28 Aug In Honour of Teachers by Wayne Wardwell ’46
This is a piece Wayne wrote for his retirement home newsletter and for his son and daughter and Stephen Goheen. He attended every class but second standard at Woodstock from Lower Kindergarten to tenth standard graduation in the class of 1946. His father, Wayne D. Wardwell, Sr was the first dorm head of Ridgewood and taught manual arts (shop).
As a new school year begins, I would like to put in a good word for teachers. I was blessed by some great teachers. My formidable Latin teacher taught me more than an obsolete language—she taught me classical allusions and sayings. My English teacher taught me that “is” never, never takes an object. But most of all there was my science teacher and cub master who got me collecting ferns and beetles, and making my own pack and hiking off into the mountains of India, and the difference between a poisonous snake and a non-poisonous snake (“open its mouth and see if it has fangs” he solemnly said).
So, when it came time for me to retire from being a pastor, I accepted a position of teaching at my old school for missionary kids in India—Woodstock School in Mussoorie in the Himalaya Mountains north of Delhi. In preparation by son and son-in-law both of whom are teachers sat me down and said: “Dad, this is how you teach” and did their best to prepare me for what they knew better than I what I was in for. I may have taught a lot of classes at church, but there were critical differences to teaching in a school. In school you needed to know every one of your students, you needed to be able to grade their performance on paper and in classroom discussion, you needed to know your subject thoroughly and have the best of classroom books and supplies available. In India, one of my biggest challenges was needing to use computers when the electricity would suddenly quit almost every day. All this I had to do with a body 65 years old equipped with failing ears. But I survived, and I think I paid back a debt to my old school for the splendid education it gave me—at least partly.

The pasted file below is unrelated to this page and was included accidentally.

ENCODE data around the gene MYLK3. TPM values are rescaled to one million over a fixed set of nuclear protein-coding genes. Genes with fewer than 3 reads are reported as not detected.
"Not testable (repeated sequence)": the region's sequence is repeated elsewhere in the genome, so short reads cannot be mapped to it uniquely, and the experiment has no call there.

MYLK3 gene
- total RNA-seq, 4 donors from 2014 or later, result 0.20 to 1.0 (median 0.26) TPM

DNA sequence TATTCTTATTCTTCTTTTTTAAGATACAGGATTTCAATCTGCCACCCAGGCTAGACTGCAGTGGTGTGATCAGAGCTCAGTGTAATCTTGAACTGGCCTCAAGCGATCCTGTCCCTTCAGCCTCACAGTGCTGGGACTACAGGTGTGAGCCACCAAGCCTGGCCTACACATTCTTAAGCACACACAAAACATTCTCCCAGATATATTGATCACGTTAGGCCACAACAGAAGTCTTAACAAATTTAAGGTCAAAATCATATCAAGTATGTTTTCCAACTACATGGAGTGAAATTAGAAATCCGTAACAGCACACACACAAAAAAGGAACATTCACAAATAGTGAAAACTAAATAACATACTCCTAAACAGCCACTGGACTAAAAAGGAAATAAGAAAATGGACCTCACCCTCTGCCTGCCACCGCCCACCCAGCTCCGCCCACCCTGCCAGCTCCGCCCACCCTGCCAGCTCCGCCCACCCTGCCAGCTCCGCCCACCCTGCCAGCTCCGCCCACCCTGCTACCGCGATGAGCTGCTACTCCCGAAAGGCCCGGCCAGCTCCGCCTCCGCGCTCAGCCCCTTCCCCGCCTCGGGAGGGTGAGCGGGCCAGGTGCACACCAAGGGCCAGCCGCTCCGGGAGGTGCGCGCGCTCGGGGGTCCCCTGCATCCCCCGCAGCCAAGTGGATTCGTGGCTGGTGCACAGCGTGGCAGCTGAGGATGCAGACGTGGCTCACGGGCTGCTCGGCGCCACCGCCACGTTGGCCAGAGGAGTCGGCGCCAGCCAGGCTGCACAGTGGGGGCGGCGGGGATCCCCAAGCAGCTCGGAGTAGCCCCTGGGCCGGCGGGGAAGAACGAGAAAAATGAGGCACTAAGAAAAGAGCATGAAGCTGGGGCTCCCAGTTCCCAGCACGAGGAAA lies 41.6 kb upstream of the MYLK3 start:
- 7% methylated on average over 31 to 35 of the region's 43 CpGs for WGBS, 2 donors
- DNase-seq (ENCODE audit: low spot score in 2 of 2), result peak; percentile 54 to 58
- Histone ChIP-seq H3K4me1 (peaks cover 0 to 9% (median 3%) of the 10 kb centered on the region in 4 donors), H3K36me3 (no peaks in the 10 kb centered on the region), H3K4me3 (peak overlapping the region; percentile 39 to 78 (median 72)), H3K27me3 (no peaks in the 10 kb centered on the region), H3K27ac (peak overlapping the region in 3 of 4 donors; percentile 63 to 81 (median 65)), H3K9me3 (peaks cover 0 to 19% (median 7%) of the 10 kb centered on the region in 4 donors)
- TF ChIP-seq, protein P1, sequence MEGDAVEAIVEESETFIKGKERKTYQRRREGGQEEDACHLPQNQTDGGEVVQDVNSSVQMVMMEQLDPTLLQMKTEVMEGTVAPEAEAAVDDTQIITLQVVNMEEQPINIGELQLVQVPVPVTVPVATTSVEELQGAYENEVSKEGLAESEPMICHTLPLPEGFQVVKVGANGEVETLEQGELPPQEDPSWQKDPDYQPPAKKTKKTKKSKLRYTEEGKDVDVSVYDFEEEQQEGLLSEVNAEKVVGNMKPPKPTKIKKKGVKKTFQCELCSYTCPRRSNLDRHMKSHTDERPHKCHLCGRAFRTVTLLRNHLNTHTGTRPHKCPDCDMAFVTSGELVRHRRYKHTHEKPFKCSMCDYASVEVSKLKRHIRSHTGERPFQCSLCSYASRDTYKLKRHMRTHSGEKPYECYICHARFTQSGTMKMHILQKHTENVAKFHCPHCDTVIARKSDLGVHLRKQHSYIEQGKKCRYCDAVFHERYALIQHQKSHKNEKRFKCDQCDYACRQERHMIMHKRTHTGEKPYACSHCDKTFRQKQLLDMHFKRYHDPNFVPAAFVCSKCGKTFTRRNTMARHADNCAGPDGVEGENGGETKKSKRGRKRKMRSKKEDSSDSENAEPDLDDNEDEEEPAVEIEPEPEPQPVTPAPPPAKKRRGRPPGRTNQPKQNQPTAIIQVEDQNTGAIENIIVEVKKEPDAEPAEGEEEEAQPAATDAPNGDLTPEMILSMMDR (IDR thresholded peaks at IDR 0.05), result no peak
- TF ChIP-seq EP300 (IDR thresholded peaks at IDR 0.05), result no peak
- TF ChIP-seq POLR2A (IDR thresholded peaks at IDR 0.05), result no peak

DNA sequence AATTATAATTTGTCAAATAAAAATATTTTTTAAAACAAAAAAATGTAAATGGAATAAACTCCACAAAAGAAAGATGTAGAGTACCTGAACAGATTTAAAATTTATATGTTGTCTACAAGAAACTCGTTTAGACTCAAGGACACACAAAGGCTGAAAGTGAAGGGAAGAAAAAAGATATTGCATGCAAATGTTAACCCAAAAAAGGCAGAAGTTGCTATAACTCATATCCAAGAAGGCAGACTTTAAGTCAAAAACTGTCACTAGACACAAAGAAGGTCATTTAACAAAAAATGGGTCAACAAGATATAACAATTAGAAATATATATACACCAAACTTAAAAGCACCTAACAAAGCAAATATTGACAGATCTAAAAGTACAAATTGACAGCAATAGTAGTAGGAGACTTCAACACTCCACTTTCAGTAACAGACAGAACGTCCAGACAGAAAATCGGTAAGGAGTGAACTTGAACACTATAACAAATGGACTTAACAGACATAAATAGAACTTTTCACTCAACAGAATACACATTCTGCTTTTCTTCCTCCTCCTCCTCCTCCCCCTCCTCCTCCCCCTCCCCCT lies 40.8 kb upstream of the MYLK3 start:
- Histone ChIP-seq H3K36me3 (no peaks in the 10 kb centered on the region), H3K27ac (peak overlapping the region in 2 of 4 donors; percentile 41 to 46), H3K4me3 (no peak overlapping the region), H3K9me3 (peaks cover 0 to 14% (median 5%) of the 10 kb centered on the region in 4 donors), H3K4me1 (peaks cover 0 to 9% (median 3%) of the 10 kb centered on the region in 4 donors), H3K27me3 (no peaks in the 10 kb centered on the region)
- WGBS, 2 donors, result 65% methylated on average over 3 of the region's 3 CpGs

Then, safely back in the USA, and easily handling the teaching jobs that came to a retiree, I saw a TV promotion for teachers in which Ed Asner (of the Mary Tyler Moore show) said: “Do you remember the teacher that taught you the most? Have you thought to thank that teacher?” And so, I searched and found my old science teacher Robert Fleming had just retired after being honored in Kathmandu with his own parade for reaching 77 years of age. Since I had seen him he had written the bird book of Nepal and found several species that were thought to be extinct in India. I told him that he and I were probably too old to go on another hike, but how would he like to go to Yellowstone Park in my canoe. There, in America’s best park, he could view all sorts of birds and fish and mammals. And so it came to be.
How about you? Have you thought to honor the teacher that taught you?